Studies have shown that crows are similar to chimpanzees in recognizing self-control. Large crows can see that they are being watched, and crows can solve puzzles. This is a technique comparable to human children and monkeys.
Scientists at Lund University in Sweden have found that crows have the ability to plan the future.
Cognitive zoologist Matthias Osbart gave puzzles to five large crows. Then I learned how to get some food out of the puzzle box and get food.
The crows then tried to open the puzzle box first, with or without tools. The female large crow opened the box without using any tools, and the remaining 86% of the large crows picked the right tools and opened the box.
In another experiment they taught crows to use tokens to receive food rewards from humans. Crows picked and used the right tokens to feed them.
Kabadai said in an interview with the NPR, "We knew that crows would have to spend more time to get bigger rewards. So we found out that the crows predict and move the value of the rewards they will get in the future. "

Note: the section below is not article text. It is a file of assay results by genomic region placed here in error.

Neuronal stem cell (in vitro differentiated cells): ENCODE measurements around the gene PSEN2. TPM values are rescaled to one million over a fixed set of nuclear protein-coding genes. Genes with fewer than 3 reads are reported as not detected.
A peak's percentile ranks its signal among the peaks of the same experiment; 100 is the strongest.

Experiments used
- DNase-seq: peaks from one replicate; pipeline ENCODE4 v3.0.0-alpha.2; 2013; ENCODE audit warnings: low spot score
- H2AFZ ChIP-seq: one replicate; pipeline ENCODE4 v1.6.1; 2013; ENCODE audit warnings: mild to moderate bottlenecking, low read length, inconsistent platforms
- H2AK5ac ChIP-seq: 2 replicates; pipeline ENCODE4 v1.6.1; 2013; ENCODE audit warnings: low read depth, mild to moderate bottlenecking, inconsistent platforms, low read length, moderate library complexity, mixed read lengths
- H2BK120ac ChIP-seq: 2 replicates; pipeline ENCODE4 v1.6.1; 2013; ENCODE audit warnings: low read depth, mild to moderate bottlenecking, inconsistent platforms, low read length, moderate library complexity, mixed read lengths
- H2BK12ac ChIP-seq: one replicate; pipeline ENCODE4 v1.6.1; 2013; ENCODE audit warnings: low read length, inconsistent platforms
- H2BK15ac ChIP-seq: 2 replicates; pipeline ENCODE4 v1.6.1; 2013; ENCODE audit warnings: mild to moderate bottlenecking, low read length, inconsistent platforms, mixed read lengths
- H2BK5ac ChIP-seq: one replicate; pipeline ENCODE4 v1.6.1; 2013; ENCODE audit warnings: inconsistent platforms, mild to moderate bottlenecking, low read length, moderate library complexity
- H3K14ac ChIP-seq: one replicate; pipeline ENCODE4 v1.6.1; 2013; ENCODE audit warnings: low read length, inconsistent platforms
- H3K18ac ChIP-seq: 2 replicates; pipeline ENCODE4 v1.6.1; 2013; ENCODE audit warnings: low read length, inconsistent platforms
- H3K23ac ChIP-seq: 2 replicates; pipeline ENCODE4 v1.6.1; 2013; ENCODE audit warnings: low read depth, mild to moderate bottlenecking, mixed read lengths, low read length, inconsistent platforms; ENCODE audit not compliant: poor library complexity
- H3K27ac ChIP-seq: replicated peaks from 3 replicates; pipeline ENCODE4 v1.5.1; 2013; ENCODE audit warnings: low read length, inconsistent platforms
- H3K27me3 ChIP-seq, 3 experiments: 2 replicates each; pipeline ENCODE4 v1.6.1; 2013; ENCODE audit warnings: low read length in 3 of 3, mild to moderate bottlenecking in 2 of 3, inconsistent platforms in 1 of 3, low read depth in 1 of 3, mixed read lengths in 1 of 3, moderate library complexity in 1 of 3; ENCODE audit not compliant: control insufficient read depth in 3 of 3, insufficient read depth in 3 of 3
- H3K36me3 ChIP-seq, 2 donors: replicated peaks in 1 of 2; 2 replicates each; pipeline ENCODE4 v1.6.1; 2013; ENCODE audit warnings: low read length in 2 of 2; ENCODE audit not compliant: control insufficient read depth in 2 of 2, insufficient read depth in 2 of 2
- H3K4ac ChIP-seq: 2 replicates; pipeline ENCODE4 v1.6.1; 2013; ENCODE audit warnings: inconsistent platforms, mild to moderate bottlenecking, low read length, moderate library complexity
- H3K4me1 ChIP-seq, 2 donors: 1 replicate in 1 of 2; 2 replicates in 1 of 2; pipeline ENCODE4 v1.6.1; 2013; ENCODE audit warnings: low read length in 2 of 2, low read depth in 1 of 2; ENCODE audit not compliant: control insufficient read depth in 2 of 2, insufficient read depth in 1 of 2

The researchers explained that crows performed similar to apes, opened up a way to investigate cognitive evolution and show that some birds' brains are smart.
But Marcus Boccle, a professor of psychology at Cambridge University, pointed out in his interview with Scientific American that "there are only a handful of experimental groups that can not represent the entire crow."